Ruth E. Fizdale helped transform social work from a charitable volunteer activity to a paid profession through her development of a fee-for-service, nonprofit counseling firm. As chief of social services staff development for the Veterans Administration during WWII, Fizdale worked with schools to ensure they offered courses that matched the needs in the field, and offered competitive stipends for students who chose to enter social service organizations. For nineteen years she applied these business practices as executive of Arthur Lehman Counseling Services in New York City, creating a fair salary scale and incentive pay, and setting national standards for the quality of services. She outlined her work there in her book Social Agency Structure and Accountability, which was used by schools, agencies and private practices to standardize care in fee-based social work. She taught classes at the Mount Sinai School of Medicine, was an active member of the National Association of Social Workers from its inception in 1955, and was a founding member of the Competence Certification Board, which oversaw the Academy of Certified Social Workers. In her will, she created scholarships at the University of Chicago, Smith, Hunter, and the University of Pennsylvania.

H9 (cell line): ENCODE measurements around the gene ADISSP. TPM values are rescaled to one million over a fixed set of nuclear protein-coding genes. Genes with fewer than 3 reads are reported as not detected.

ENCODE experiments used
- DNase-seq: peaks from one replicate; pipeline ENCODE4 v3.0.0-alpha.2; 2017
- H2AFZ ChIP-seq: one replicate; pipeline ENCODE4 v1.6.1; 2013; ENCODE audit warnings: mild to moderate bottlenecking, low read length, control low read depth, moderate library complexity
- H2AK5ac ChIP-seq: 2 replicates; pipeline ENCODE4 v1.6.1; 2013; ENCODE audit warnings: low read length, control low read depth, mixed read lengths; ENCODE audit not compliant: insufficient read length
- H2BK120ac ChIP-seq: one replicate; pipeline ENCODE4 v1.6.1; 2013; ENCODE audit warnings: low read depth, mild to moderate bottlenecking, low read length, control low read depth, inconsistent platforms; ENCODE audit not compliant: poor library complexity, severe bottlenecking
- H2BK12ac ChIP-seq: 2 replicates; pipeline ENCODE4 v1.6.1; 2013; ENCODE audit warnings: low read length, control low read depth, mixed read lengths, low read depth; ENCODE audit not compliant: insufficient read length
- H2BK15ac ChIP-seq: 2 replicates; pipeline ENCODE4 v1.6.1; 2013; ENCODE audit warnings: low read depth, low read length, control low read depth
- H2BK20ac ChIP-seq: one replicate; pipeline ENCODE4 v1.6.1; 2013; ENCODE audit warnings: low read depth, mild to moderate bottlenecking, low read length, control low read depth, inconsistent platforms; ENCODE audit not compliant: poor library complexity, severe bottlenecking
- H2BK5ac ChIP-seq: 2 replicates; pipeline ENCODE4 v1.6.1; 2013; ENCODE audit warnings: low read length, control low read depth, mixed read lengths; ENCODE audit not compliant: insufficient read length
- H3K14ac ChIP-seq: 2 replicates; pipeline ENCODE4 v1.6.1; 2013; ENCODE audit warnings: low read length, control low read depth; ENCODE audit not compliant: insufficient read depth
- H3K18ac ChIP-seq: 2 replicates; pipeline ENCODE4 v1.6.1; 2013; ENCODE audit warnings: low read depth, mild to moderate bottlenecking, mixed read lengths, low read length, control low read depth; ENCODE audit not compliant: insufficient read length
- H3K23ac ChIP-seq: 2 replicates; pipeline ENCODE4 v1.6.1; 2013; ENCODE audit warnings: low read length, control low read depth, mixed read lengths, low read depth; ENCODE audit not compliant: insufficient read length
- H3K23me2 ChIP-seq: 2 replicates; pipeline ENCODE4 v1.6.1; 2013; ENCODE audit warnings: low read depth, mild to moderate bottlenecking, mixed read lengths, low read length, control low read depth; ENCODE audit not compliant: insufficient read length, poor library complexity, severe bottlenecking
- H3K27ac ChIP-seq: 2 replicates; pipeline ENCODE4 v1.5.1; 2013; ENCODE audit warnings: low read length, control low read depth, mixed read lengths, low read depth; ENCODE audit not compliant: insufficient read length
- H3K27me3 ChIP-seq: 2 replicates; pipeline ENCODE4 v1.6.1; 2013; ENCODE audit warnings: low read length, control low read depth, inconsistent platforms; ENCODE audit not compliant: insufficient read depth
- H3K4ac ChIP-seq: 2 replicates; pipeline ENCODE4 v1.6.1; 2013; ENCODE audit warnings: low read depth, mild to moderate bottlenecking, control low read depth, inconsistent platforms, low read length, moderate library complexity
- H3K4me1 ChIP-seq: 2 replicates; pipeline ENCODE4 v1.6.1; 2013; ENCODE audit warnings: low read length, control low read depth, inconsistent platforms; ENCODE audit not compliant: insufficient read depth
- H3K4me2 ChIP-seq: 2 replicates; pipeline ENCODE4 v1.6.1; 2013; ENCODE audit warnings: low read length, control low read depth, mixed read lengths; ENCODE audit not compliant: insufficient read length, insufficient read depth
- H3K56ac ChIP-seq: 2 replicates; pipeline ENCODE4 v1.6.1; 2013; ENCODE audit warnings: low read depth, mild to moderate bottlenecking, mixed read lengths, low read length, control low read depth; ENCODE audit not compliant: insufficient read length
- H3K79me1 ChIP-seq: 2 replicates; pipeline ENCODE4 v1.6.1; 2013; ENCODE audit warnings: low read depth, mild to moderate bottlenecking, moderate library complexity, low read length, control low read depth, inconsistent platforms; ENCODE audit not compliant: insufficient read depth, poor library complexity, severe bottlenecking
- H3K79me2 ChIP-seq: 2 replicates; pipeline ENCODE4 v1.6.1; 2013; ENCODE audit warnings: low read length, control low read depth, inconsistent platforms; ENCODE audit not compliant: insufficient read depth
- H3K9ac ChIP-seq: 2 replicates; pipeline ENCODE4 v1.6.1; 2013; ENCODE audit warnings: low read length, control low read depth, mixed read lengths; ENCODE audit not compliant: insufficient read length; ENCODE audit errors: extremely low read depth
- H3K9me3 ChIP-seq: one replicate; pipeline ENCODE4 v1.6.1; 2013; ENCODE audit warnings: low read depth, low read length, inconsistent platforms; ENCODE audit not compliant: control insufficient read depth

More on Ruth E. Fizdale
How to cite this page
Jewish Women's Archive. "Ruth E. Fizdale ." (Viewed on January 25, 2020) <https://qa.jwa.org/people/fizdale-ruth-e-fizdale>.